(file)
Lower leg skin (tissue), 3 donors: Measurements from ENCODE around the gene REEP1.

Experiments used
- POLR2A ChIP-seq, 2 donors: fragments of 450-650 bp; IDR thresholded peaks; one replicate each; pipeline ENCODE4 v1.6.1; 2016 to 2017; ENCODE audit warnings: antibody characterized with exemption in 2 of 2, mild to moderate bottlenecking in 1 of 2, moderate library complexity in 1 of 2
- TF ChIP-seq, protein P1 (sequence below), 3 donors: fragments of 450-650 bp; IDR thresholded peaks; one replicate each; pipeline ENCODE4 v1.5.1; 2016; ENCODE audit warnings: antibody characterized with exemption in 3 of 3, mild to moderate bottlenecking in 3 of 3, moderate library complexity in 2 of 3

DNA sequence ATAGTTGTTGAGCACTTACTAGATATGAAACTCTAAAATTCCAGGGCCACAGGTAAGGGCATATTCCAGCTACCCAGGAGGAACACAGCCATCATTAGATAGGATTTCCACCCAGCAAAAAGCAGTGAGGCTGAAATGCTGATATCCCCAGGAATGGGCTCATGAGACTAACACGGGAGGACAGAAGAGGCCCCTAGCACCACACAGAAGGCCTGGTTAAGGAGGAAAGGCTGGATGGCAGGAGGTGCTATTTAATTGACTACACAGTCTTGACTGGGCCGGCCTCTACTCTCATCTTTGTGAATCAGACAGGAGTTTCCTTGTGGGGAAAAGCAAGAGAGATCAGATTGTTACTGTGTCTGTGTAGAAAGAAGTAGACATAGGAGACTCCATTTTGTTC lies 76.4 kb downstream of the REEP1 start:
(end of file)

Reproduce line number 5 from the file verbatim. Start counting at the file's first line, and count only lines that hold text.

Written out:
DNA sequence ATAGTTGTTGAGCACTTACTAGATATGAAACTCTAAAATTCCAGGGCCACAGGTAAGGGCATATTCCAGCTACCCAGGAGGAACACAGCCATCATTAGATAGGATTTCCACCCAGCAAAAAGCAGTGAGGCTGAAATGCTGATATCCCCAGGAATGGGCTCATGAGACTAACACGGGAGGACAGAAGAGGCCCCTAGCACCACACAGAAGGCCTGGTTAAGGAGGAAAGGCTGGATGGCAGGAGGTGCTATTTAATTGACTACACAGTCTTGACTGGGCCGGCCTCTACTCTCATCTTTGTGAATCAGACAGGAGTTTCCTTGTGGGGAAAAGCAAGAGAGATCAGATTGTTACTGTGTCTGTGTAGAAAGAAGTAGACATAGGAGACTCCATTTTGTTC lies 76.4 kb downstream of the REEP1 start: